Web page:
I have been listening to Californian pianist, Billy Childs, for many years, initially through his partnership on many of the recordings of singer, Dianne Reeves. A solid citizen of the post-bop piano tradition (his blowing scissors were certainly sharpened in Freddie Hubbard's group in the late seventies) it is when Childs is in the driving seat for his own work that we see a passion for composition that seems a gloriously meshed feast of chamber textures echoing Debussy and Ravel. The improvising gene is there of course, as well as the time-playing propulsion of a Brian Blade or an Antonio Sanchez on drums. Childs visits Europe for a tour that takes in Vienna, Switzerland and the bohemian and clubby Duc des Lombards in Paris. He stops off at Ronnie Scott's on Monday 14th November as part of the festival. I asked him what we could expect to hear at the London club.
"This is the second time I've brought a group to Europe, the first being the North Sea Jazz Festival some time ago...and I'm pleased to have the brilliant Tim Garland. We'll be playing stuff from "Autumn In Moving Pictures" and "Lyric. Jazz Chamber Music Volume One".
"Autumn" is a filmic collection of nature inspired pieces, also featuring The Ying String Quartet, alongside Bob Shepherd on alto, soprano and clarinet and the extraordinary drummer, Brian Blade, who like Billy, flourishes where orchestral and jazz can lock horns. Is he aware of the uniqueness of his work? He talks of "active listening, where the music is intended for the people to really enjoy, and whatever image is conjured up in the mind is cool! Everyone thinks differently about autumn. Living in southern California and not having seasons, then going to New England made me want to illustrate the billowing clouds, the trees, a path"
"Path Among the Trees" is a chase-like composition perfectly illustrating Childs' love of the great string quartets of the early 20th century. Debussy and Ravel included but also Paul Hindemith and, I thought I could hear Michael Tippett in there too. He told me Tippett would often come to tutor at USC. Was he looking forward to playing the material (albeit without the string quartet, but certainly with his old friend, Carol Robbins on harp...listen to the Prelude In E Minor on the album for an almost eerie oneness made by harp and piano. Brilliant) at Ronnie Scott's?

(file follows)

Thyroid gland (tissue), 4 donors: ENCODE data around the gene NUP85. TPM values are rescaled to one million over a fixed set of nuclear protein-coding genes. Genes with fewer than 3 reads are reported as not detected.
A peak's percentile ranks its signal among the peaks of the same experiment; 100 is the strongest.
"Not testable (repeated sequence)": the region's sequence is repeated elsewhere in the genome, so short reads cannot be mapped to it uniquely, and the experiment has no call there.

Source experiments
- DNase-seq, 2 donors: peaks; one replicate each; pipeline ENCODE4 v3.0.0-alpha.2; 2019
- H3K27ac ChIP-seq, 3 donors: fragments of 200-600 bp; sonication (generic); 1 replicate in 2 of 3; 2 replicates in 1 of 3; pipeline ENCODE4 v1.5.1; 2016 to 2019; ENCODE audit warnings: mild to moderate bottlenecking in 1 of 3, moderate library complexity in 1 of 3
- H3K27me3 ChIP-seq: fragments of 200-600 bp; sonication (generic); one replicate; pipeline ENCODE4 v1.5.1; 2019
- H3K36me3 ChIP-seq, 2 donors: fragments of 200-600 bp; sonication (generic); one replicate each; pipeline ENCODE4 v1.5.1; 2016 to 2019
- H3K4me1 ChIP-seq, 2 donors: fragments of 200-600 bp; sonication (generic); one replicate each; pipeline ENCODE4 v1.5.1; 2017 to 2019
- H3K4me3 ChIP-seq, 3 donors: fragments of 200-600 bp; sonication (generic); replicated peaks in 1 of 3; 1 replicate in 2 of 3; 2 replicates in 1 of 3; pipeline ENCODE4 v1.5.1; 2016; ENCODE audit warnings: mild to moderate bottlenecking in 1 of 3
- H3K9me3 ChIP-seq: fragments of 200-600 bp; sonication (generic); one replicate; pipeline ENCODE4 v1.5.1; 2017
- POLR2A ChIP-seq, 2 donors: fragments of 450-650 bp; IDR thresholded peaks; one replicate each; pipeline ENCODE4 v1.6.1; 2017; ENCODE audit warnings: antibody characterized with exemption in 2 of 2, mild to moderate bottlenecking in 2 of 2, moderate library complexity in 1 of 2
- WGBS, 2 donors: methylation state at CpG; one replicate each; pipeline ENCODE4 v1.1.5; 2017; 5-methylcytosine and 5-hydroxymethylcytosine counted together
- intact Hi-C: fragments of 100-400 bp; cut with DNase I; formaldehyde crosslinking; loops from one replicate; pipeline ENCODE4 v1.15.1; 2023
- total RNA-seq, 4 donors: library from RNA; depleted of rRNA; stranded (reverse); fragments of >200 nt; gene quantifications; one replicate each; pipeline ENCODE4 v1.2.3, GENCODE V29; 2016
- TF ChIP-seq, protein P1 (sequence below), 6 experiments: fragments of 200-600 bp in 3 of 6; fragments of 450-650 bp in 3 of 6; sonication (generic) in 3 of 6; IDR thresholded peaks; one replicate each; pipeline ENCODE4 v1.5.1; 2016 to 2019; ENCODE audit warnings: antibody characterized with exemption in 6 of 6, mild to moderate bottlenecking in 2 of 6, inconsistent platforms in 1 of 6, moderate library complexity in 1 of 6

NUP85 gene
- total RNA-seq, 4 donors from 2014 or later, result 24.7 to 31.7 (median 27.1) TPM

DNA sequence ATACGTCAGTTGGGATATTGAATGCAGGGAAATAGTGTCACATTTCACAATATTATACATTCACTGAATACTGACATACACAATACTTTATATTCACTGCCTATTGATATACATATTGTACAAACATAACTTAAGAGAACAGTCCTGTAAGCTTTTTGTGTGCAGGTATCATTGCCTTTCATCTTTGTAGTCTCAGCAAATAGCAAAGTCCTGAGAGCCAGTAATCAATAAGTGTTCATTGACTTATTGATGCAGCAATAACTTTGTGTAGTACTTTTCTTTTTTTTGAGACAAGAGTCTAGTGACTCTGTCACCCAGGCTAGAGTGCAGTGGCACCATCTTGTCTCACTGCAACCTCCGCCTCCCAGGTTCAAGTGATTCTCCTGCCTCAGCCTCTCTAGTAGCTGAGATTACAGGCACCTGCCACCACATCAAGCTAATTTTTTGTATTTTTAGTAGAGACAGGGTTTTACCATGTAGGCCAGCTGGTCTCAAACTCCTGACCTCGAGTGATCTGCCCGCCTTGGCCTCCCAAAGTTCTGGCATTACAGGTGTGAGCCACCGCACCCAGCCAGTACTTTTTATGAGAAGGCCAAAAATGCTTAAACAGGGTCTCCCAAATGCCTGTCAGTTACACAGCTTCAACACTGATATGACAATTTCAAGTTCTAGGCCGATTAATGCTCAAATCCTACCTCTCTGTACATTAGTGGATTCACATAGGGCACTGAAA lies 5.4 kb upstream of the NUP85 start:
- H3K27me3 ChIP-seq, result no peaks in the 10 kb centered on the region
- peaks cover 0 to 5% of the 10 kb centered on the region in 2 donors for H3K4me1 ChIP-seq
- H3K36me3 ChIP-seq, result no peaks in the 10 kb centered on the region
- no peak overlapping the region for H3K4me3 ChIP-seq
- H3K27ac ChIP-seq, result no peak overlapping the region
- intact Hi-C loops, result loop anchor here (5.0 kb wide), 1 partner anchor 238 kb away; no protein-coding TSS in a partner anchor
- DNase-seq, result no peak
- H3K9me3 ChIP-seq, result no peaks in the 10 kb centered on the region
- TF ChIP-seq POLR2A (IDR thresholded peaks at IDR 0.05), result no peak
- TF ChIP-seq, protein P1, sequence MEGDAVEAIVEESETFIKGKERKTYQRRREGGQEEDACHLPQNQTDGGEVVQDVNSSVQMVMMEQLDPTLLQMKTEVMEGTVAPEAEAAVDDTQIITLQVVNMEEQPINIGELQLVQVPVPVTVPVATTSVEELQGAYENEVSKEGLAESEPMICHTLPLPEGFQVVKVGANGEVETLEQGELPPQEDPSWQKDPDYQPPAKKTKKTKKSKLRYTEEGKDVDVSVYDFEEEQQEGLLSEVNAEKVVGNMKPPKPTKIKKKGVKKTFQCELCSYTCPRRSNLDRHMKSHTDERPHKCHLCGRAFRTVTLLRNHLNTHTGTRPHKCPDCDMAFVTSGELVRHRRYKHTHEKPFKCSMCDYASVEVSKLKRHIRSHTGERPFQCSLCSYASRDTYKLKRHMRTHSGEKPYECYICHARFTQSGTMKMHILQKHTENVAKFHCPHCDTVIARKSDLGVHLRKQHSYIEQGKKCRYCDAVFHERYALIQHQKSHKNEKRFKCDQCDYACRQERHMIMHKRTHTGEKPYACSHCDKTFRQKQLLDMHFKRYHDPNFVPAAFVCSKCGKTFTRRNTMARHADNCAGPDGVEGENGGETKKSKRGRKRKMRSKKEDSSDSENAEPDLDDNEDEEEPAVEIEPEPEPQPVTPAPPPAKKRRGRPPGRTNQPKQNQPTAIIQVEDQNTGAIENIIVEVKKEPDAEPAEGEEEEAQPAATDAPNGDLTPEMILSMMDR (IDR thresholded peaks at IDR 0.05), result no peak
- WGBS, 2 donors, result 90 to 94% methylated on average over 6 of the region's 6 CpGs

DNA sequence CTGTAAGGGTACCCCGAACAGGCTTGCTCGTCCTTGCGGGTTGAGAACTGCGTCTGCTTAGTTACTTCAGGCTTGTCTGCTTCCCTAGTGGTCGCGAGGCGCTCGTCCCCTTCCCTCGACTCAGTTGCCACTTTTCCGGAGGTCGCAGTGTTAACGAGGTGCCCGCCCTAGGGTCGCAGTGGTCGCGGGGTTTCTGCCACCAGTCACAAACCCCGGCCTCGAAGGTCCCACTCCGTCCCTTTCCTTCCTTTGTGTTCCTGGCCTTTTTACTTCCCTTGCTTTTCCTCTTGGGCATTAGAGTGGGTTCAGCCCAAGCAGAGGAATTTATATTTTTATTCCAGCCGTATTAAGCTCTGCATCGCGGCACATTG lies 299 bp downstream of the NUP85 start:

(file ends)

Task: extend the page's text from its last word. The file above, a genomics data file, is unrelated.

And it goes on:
"I get excited by the concert hall and the club dates. It's just, well, playing music! I've played Ronnie's a few times. In 1978, with Freddie Hubbard, who I spent six years working with." An extraordinary character, one and off the stand? "There's been a lot of talk about how flawed he was, how he was a womaniser and a druggie, but he was oddly paternal with me, curbing his behaviour. But then he'd lash out like an alcoholic parent."
The writer, Renato Wardle, said of Childs that he "shows that music is music" and I asked him about this. "I like to think that European classical music and American jazz become the same thing. I see a connection between the two prisms of chamber music, and it's not a new idea to fuse together different disciplines. It's important to make sure that each person who represents whatever discipline is in line with whatever they've done through the centuries. Writing in line with Beethoven, I like the string players to feel natural, just like the jazz people do." And does it all come together naturally? Does it indeed swing? "Well, we all need to agree on the concept of time. For classical musicians, one is one. There has to be agreement."
We spoke of our first meeting. I had a recording date in New York at Avatar studios. I had asked him to play on my album, "A World Still Turning", produced by Todd Barkan. It was a motley ragbag of contemporary songs, with a few oldies thrown in. I could think of no better pianist. The session was an inspiration. Billy was a gent and the quiet fire and astonishing, soulful flights of improvising made me sing differently. I like that.
Billy Childs plays Ronnie Scott's Monday 14th November as part of The London Jazz Festival. Billy Childs, piano. Tim Garland, saxophone. Carol Robbins, harp. Larry Koonse, guitar. Hamilton Price, bass. Brian Blade, drums.
"Autumn In Moving Pictures" (2010) is out now.